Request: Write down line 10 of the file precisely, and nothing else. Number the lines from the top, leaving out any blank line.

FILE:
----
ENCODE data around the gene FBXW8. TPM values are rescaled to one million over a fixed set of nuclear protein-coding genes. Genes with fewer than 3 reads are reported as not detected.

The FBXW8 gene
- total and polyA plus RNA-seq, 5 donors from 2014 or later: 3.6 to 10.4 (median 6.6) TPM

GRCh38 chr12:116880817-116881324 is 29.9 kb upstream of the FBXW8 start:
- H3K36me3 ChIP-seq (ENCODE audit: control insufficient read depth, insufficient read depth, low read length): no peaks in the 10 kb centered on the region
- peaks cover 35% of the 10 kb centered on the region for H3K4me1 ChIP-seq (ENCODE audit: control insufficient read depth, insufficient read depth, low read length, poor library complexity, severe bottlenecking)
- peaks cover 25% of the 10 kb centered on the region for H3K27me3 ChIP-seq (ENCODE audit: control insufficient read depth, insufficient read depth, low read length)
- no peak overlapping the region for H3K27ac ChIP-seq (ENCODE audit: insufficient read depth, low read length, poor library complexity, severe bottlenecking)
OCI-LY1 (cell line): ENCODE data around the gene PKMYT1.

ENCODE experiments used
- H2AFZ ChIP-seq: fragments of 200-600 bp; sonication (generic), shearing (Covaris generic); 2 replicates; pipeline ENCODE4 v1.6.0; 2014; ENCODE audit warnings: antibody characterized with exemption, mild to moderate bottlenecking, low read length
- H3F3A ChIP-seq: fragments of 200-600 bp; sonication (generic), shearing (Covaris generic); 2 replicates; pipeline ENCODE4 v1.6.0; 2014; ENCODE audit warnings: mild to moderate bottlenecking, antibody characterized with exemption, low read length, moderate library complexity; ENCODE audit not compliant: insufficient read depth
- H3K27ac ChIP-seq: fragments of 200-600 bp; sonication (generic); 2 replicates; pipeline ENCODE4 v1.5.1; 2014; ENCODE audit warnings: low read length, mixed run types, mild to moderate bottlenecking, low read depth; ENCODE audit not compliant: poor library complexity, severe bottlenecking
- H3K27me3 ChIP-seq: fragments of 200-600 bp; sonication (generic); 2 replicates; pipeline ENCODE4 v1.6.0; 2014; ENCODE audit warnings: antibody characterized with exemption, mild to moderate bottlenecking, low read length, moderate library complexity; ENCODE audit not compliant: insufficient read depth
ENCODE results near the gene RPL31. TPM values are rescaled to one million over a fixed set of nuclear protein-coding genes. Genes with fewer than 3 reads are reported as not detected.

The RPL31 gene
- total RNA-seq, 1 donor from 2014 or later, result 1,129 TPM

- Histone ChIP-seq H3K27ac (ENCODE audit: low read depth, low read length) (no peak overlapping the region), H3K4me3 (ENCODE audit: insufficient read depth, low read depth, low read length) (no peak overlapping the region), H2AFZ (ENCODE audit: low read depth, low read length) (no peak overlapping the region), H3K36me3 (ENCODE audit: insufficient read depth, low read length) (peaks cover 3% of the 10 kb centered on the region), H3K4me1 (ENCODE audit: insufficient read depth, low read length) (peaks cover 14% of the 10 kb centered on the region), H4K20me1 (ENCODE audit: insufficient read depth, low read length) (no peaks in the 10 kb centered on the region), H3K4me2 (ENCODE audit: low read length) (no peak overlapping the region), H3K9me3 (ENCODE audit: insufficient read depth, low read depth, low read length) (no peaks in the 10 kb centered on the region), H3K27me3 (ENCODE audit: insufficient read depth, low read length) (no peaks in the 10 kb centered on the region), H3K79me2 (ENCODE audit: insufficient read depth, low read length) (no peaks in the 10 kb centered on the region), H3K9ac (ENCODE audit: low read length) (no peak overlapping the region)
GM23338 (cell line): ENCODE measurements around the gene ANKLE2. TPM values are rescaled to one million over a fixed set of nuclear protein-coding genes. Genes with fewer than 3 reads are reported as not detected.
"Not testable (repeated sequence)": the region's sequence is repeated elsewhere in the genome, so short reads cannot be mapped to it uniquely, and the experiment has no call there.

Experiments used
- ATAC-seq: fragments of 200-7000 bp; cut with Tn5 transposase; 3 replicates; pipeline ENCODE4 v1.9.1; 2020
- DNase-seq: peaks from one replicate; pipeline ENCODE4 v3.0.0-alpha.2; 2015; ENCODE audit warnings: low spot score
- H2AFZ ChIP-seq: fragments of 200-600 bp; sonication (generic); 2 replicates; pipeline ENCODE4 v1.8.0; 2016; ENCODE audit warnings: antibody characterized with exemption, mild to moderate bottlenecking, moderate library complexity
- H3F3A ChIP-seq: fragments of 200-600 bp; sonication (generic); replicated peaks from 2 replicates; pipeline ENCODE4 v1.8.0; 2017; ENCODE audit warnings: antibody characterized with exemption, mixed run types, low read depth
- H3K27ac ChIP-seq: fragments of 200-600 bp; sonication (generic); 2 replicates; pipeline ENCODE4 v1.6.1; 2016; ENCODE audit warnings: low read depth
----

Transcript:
ENCODE experiments used